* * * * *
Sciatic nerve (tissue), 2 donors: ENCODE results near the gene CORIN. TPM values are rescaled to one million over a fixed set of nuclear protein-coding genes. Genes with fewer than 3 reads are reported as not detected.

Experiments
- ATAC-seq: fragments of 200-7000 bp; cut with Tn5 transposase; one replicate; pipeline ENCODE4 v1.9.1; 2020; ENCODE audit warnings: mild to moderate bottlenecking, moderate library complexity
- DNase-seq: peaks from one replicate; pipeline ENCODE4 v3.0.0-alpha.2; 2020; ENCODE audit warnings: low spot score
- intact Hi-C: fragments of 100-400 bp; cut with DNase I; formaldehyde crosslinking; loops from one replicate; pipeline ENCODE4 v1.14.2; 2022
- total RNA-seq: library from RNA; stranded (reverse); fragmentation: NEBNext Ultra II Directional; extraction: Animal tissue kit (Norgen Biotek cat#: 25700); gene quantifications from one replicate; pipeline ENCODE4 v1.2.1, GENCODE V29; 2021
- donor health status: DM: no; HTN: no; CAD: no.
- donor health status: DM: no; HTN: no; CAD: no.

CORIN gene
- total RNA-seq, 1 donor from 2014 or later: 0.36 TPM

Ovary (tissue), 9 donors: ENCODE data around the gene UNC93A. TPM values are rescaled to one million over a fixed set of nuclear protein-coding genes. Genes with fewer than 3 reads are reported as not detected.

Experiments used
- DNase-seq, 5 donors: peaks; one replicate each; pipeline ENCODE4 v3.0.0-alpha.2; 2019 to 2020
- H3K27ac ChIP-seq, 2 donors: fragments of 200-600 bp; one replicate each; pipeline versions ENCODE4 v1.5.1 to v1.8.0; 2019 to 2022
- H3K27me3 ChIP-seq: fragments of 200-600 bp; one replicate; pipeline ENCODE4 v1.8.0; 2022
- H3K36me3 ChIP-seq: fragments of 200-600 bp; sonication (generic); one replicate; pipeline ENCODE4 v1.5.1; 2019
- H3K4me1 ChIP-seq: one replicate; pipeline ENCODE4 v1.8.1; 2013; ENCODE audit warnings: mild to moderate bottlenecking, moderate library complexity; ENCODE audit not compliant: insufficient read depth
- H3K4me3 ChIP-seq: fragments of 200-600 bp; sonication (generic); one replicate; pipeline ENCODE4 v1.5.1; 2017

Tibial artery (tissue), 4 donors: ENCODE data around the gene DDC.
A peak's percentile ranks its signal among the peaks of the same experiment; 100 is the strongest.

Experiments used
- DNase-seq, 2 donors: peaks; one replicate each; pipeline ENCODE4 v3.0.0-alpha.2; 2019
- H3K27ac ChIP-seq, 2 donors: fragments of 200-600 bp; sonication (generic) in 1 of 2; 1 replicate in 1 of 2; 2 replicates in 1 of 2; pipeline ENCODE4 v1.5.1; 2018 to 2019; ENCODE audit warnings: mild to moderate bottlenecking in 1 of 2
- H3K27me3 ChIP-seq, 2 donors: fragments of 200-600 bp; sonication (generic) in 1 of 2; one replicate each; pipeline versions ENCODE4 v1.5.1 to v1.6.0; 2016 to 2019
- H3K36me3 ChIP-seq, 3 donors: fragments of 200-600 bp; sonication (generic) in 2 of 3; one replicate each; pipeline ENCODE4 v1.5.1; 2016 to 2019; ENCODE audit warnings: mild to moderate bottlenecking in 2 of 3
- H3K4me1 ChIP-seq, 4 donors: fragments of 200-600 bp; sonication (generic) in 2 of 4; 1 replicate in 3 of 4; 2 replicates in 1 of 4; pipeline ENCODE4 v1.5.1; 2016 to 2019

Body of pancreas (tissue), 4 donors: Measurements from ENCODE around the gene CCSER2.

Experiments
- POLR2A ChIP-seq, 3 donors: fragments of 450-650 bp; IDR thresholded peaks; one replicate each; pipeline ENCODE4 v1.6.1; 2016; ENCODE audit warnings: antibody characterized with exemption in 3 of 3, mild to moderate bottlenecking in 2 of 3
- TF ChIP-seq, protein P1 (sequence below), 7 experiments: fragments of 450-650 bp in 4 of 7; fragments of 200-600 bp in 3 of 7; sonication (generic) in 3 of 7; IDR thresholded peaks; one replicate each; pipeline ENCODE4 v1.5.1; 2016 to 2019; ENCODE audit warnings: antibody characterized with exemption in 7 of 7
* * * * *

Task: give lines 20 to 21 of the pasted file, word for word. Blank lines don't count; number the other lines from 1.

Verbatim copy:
A peak's percentile ranks its signal among the peaks of the same experiment; 100 is the strongest.

Experiments used